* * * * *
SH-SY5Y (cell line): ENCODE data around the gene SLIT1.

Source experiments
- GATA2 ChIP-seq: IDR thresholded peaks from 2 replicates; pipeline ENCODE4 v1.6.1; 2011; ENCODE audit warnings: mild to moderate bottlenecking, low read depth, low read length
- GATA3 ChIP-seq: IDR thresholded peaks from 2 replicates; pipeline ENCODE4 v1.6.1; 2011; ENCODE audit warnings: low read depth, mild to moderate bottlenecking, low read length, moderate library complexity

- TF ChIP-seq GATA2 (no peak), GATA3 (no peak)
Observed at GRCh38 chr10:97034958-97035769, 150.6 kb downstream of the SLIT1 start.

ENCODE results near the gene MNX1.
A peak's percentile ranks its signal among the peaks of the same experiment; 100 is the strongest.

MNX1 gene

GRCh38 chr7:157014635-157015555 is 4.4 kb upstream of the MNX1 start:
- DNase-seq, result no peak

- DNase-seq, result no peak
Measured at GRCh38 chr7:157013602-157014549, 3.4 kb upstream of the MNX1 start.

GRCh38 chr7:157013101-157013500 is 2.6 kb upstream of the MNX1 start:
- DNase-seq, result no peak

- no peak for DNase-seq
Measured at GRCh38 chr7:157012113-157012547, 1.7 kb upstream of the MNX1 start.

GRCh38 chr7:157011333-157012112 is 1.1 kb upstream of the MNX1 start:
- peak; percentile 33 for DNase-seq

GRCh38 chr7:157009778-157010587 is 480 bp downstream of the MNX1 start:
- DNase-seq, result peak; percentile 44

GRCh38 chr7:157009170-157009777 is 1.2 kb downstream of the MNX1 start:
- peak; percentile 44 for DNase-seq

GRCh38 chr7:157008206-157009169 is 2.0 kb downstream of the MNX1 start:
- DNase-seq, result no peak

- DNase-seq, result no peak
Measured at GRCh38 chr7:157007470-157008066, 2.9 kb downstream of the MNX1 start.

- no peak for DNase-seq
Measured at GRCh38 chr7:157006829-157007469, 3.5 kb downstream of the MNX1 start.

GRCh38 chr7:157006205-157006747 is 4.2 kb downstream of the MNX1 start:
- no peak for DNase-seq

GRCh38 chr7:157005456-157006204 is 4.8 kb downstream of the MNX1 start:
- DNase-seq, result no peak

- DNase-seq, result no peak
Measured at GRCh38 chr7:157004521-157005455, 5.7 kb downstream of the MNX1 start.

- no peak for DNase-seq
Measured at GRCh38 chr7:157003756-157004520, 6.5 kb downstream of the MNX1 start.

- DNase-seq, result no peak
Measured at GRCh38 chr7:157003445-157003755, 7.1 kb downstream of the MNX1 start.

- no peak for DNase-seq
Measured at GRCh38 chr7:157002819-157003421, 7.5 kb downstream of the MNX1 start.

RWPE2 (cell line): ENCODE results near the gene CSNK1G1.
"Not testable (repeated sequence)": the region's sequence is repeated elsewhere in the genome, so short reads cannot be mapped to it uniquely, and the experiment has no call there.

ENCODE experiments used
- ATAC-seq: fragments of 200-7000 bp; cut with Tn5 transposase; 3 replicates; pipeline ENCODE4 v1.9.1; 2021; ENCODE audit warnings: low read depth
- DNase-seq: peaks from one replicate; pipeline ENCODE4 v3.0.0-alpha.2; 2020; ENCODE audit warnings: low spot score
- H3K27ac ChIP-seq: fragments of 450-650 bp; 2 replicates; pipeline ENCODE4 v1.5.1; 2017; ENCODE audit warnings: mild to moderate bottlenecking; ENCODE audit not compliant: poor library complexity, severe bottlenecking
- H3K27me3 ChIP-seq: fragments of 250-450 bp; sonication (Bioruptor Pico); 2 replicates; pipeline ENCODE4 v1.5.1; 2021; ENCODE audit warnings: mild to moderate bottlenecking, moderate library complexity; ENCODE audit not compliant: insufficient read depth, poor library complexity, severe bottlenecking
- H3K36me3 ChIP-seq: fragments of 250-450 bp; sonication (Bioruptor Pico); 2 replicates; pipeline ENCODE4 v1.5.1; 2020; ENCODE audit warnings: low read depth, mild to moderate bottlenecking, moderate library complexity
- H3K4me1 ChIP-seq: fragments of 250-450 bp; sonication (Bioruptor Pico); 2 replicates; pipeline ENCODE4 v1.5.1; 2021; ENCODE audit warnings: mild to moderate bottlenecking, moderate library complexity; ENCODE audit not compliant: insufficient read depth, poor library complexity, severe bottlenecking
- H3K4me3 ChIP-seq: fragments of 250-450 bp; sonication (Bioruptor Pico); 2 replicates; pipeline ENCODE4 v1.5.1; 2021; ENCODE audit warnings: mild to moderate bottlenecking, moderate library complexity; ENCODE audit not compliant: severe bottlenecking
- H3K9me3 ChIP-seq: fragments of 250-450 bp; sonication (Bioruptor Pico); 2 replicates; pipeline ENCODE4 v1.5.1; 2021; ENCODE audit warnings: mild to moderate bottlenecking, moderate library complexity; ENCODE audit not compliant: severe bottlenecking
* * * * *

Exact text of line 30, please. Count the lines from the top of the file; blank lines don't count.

GRCh38 chr7:157006205-157006747 is 4.2 kb downstream of the MNX1 start: